Mother and baby institutions payment scheme to open on March 20th

Roderic O’Gorman expects the first payments to be made in quarter two of this year

The payment scheme for survivors of the mother and baby institutions will open for applications on March 20th, Minister for Equality Roderic O’Gorman has confirmed.

“I know that many survivors and former residents have been waiting for this news. Given its scale, time has been needed to get the structures in place to open the scheme and, as we approach the opening date, staff are continuing to work hard, to ensure that the process is as smooth as possible for applicants,” Mr O’Gorman said in a statement on Tuesday.

Once the scheme opens, the payment scheme office will process all applications “as quickly as possible, with the first payments expected to be made in quarter two of this year”, the Minister said.

The scheme would give priority to applications according to the age of the applicant, he added.


The Minister announced that he had appointed Patricia Carey to the role of special advocate for survivors, following an independent recruitment campaign managed by the Public Appointments Service.

The role of the special advocate will be to “promote the collective interests of survivors, as expressed by them, and to amplify their voices as a central, essential input to Government deliberations on matters which affect them”.

Ms Carey’s remit will encompass mother and baby institutions, county home institutions, Magdalene laundries, industrial and reformatory schools, and related institutions, and those adopted, boarded out or the subject of an illegal birth registration.

Patricia Carey served as chief executive of the Adoption Authority of Ireland from 2014 to 2022, leading the work on the Birth Information and Tracing Act. Before this role she held the position of director of services for St Vincent de Paul.

Ms Carey is an adopted person who was born in a mother and baby home, and “brings a unique perspective and dedication to her work”, the Department of Equality said in a statement. She will take up her role on March 25th.

Information which will be required from those making an application to the scheme is available at

David Kinsella (66) spent the first four years of his life with his mother in St Patrick’s mother and baby home in Dublin. He was adopted to “a good family who were strict in their ways” and, he later learned, his mother “fled” to England.

He tried looking for information about her when he was 17 and was told he was too young. When he was 18, he was told releasing information would breach his mother’s privacy.

He experienced alcohol and drug addiction for which he was hospitalised. He got clean and sober in his 20s and emigrated to London. When he finally got his records in 2005, he learned his mother had died aged 62 and had been living 15 minutes by Tube from where he had been working in the late 1980s.

Though “no amount of money” will compensate him for all he has lost, he welcomed Tuesday’s announcement that the Mother and Baby Institutions Payment Scheme would open next month.

“It’s a long time coming, after the constant delays and investigations. I honestly think [Minister for Children] Roderic O’Gorman has done a lot more for survivors than his predecessors, even if it has taken a long time. Now, with the age of especially the mothers, I certainly agree the older or ill should be looked after first.”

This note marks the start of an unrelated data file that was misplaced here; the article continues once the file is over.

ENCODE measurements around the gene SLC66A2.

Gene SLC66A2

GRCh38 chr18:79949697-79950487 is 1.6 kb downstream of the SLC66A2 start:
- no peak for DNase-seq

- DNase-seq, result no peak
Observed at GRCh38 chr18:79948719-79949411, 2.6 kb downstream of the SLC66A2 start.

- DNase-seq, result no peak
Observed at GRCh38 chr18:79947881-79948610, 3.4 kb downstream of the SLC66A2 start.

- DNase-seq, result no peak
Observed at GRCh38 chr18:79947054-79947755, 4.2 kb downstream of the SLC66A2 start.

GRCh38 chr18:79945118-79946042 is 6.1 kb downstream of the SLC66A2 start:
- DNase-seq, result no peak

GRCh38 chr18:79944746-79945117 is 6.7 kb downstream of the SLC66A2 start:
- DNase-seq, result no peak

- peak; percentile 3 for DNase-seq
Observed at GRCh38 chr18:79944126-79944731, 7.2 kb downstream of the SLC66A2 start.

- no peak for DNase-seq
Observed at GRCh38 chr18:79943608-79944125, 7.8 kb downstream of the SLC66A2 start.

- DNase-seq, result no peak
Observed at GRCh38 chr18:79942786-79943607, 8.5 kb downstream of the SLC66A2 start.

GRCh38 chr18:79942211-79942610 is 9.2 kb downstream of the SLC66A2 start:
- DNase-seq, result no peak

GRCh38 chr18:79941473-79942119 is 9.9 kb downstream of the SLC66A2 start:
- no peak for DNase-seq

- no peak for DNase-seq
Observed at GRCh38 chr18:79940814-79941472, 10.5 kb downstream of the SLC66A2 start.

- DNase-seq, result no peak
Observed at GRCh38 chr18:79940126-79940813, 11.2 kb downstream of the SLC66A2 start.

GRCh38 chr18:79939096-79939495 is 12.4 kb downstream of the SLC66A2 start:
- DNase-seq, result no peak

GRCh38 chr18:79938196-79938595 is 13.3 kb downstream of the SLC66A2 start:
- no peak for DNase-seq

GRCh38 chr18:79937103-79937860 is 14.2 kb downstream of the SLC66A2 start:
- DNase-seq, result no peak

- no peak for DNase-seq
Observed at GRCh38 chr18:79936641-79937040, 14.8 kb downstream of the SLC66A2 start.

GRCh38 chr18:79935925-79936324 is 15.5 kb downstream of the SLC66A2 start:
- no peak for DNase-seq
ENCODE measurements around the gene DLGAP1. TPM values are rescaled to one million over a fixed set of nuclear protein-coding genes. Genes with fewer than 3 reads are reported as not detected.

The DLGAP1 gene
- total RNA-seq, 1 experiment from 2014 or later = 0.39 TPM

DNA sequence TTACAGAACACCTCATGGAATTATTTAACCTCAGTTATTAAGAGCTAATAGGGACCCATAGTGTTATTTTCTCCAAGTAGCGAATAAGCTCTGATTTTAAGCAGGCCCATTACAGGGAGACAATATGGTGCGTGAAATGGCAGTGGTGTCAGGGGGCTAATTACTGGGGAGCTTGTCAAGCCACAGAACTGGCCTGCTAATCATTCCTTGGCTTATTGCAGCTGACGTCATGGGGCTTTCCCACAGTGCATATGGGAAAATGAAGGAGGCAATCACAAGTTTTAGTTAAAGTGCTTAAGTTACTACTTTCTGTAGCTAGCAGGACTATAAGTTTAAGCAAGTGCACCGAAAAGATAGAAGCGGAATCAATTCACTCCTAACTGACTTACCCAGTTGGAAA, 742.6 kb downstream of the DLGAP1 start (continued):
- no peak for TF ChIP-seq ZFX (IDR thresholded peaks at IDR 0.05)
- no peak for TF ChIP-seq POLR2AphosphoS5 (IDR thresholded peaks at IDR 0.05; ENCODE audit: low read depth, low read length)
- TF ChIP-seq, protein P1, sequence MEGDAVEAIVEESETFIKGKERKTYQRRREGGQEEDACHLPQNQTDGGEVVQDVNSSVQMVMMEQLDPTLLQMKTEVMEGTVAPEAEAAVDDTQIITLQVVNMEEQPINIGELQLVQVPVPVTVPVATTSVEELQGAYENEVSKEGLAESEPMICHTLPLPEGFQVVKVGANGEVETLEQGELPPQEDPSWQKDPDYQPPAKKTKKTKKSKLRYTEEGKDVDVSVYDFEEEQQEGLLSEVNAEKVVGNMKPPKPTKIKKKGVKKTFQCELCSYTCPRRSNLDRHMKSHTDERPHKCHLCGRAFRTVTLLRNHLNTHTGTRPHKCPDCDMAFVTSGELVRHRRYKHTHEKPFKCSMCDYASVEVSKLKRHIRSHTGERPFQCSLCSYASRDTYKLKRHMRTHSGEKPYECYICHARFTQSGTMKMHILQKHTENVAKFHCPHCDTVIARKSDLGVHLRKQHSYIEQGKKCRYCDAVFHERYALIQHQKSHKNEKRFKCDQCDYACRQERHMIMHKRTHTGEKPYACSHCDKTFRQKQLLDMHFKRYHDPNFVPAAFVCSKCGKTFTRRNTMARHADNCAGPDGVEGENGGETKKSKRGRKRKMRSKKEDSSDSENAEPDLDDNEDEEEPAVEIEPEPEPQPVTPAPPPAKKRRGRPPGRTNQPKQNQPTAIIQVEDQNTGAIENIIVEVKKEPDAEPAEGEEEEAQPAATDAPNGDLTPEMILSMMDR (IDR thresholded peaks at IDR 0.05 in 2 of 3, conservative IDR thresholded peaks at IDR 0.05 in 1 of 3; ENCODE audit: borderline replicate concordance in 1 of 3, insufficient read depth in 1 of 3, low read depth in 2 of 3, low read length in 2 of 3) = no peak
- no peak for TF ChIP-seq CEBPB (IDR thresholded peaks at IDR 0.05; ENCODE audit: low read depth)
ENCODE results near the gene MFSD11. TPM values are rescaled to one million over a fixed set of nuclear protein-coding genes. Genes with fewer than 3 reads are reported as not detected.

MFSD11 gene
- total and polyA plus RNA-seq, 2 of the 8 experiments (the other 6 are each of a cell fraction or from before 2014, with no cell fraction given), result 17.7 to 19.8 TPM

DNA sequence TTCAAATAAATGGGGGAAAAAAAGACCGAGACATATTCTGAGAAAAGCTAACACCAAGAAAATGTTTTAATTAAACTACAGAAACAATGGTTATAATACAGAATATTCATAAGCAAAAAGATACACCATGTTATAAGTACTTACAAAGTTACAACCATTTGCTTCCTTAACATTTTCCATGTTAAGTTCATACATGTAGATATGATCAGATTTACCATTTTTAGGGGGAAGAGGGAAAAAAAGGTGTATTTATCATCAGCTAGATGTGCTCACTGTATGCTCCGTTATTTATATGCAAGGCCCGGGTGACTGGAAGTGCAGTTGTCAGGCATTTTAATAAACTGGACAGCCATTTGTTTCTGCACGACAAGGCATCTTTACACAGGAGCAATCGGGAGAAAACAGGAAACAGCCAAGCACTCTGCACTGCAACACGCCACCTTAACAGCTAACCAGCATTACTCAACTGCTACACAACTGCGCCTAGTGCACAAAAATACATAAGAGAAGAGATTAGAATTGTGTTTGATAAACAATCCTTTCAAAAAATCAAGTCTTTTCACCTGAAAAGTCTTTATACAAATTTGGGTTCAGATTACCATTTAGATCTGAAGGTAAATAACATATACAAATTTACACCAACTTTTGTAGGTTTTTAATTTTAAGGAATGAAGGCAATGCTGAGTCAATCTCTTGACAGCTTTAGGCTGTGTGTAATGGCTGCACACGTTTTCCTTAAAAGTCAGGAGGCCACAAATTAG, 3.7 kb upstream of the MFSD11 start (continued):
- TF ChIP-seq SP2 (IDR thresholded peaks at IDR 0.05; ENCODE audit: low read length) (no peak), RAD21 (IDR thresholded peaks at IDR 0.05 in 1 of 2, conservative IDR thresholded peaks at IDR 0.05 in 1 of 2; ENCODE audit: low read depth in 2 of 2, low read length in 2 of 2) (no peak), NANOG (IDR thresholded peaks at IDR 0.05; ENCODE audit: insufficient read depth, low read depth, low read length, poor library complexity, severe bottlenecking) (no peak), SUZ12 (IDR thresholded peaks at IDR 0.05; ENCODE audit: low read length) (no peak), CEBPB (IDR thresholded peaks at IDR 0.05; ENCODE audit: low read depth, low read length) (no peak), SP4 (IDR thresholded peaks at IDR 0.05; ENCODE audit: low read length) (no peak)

He was “sorry” many survivors, including Derek Linster who successfully campaigned to have the Protestant Bethany homes included in the scheme, had not lived to see it. Mr Linster died at his home in Rugby, England, in November 2022.

And it was “sad and ironic” his adoptive sister, who was also in St Patrick’s and adopted into the same family when she was a few weeks’ old, would receive no payment, he added. Those who were babies or children in the homes must have spent at least 180 days, or six months, to be eligible for the scheme.

But it was “recognition” that survivors’ experiences in the homes were “wrong”, said Mr Kinsella. “I had adverse childhood experiences which are known to be precursors to addiction. That is how I coped. I was in a downhill spiral of addiction to alcohol and benzodiazepines. I am sober over 40 years now. I got my notes from when I was 22 and receiving treatment, and [the notes show] even then I was talking about the effects of adoption.

“Payment will make comfortable my latter years, however long I have left. I’ll get a few home comforts. My front door is like a bit of cardboard. The wind from the Wicklow Mountains tears through it, so I will replace that. I have to get on with my life now.”

The Justice for Magdalenes Research and Clann Project groups, which campaign and research on the historical experiences of unmarried mothers and their children, called on Government to amend the scheme “immediately”, to include everyone who spent time in mother and baby homes and/or were abused in a boarding out or adoptive placement.

They believe the exclusion of “most people who were born in a mother and baby home due to its cut-off requirement of six months’ detention... as a child” is “unconstitutional discrimination”.

Beyond Adoption Ireland gave the payment scheme a broad welcome. “It’s great news but it comes with sorrow for the survivors for whom it’s come too late,” said spokeswomen Clodagh Malone. “We are losing so many, and so many of the mothers still living are in such bad health. But it’s great news for people who have been waiting so long for this day. It’s the State acknowledging finally: ‘Yes you have suffered.’”

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Jade Wilson

Jade Wilson

Jade Wilson is a reporter for The Irish Times

Kitty Holland

Kitty Holland

Kitty Holland is Social Affairs Correspondent of The Irish Times